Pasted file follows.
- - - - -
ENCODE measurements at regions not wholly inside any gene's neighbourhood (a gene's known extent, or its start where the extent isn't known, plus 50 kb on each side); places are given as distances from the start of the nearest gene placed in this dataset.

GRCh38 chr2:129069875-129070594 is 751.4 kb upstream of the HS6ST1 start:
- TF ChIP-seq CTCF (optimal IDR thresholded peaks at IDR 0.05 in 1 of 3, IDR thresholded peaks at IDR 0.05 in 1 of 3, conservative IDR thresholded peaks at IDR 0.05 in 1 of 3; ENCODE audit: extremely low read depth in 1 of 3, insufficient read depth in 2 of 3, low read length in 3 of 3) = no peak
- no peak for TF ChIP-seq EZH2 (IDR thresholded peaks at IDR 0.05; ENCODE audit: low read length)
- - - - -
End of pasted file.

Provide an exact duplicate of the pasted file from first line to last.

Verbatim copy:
ENCODE measurements at regions not wholly inside any gene's neighbourhood (a gene's known extent, or its start where the extent isn't known, plus 50 kb on each side); places are given as distances from the start of the nearest gene placed in this dataset.

GRCh38 chr2:129069875-129070594 is 751.4 kb upstream of the HS6ST1 start:
- TF ChIP-seq CTCF (optimal IDR thresholded peaks at IDR 0.05 in 1 of 3, IDR thresholded peaks at IDR 0.05 in 1 of 3, conservative IDR thresholded peaks at IDR 0.05 in 1 of 3; ENCODE audit: extremely low read depth in 1 of 3, insufficient read depth in 2 of 3, low read length in 3 of 3) = no peak
- no peak for TF ChIP-seq EZH2 (IDR thresholded peaks at IDR 0.05; ENCODE audit: low read length)